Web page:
This free Android upgrade will hide your apps from prying eyes

Google's Android update won't show you incredible things, and that's entirely deliberate

Android phone with security symbols in background
(Image credit: SOPA Images / Getty Images)

Most of the time, tech firms want to show off their latest phone updates – but Google's working on something that's the opposite of showing off. A new feature called Private Space will enable you to hide the apps you choose from prying eyes. Apps you've put into Private Space won't appear in the launcher, privacy dashboard, permission manager or other settings and won't deliver notifications while you've got them locked.

Hiding apps isn't new to Android; it's a feature you'll find in many third party launcher apps, including ones from the likes of Samsung and OnePlus. But those features aren't baked into the operating system. Private Space will be. It's currently available in the latest Android Preview and will then become part of the full OS in a future release.

How does Private Space work in Android?

Thanks to 9to5google we know exactly how the feature works. There's a new icon at the bottom of the App Drawer, although you can hide that too, and the feature is also available in Security & Privacy > Private Space > Hide Private Space when locked. 

There are all kinds of reasons why you want to hide certain apps. Privacy is one, of course, but I think not having your kids wreak havoc on your phone is another: being able to share a few everyday apps without running the risk of them causing chaos would be handy.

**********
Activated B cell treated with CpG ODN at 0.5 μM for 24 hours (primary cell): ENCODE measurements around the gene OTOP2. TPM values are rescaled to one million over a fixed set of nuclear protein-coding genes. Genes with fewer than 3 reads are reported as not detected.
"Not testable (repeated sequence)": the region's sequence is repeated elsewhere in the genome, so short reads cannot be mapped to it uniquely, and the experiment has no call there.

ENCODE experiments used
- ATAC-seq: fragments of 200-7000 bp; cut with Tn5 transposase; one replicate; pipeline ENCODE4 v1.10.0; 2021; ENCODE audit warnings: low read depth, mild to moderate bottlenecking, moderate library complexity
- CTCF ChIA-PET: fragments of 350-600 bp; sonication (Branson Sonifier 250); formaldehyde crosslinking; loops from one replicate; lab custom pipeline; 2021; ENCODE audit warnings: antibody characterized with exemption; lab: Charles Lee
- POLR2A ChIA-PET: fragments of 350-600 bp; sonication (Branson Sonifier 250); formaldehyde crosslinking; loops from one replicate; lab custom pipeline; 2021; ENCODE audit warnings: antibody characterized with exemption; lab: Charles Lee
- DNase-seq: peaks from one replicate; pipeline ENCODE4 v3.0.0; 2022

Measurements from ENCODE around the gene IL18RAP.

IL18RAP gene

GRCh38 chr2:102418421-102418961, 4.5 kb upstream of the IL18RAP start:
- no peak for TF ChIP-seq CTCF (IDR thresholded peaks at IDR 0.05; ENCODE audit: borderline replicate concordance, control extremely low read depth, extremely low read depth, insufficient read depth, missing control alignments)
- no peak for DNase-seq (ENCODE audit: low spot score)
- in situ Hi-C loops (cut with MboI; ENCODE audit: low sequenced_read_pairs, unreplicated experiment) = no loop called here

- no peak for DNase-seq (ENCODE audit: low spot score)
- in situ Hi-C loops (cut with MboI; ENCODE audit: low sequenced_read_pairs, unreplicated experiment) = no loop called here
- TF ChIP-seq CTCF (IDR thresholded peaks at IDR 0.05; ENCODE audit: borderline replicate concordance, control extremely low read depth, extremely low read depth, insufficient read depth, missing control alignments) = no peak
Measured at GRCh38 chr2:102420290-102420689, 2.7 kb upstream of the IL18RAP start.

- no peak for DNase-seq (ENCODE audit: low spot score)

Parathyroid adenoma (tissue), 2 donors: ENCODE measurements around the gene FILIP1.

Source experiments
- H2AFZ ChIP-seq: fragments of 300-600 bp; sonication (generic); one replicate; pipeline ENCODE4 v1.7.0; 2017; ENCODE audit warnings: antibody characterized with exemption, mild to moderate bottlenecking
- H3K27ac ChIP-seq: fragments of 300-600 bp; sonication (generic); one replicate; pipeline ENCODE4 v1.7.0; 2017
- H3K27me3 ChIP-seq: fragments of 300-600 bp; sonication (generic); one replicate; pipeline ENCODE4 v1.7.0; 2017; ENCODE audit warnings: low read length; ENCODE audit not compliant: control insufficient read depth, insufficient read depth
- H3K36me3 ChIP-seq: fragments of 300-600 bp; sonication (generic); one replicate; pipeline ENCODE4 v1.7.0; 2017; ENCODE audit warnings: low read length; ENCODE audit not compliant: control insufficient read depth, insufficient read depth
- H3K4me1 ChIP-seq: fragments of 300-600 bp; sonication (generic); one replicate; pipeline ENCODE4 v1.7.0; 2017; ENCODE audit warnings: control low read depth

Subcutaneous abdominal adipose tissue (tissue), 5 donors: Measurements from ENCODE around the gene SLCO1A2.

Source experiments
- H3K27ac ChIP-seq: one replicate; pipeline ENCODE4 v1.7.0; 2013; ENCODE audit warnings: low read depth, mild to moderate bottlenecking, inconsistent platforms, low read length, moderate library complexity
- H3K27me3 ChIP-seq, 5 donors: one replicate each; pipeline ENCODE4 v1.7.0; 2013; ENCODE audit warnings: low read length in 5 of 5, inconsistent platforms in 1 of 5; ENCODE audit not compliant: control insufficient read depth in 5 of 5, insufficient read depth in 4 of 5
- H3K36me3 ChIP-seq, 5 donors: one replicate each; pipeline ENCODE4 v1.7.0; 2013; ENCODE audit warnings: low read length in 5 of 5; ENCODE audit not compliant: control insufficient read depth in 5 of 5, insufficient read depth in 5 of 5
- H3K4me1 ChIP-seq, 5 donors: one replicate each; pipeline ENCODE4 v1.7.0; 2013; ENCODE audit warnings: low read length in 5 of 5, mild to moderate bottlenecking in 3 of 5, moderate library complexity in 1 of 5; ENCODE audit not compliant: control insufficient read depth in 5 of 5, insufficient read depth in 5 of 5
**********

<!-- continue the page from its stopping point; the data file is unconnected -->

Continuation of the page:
Unlocking Private Space works just like unlocking your phone, and you can set it so that the same unlock works with both simultaneously – although that does somewhat negate the usefulness of using Private Space in the first place. For most users it's a better idea to have two separate lock patterns, one to unlock the phone and one to unlock Private Space.

Although the feature is currently in the preview release, it's still very much an early beta: it's clearly coming in Android, but it's unlikely to make it into the final release for a while yet. Google has included notices saying as much, stressing that it's very much a work in progress right now. It's possible that the feature might not be released until Android 15, which is expected later next year.

Carrie Marshall

Writer, musician and broadcaster Carrie Marshall has been covering technology since 1998 and is particularly interested in how tech can help us live our best lives. Her CV is a who’s who of magazines, newspapers, websites and radio programmes ranging from T3, Techradar and MacFormat to the BBC, Sunday Post and People’s Friend. Carrie has written more than a dozen books, ghost-wrote two more and co-wrote seven more books and a Radio 2 documentary series. When she’s not scribbling, she’s the singer in Glaswegian rock band HAVR (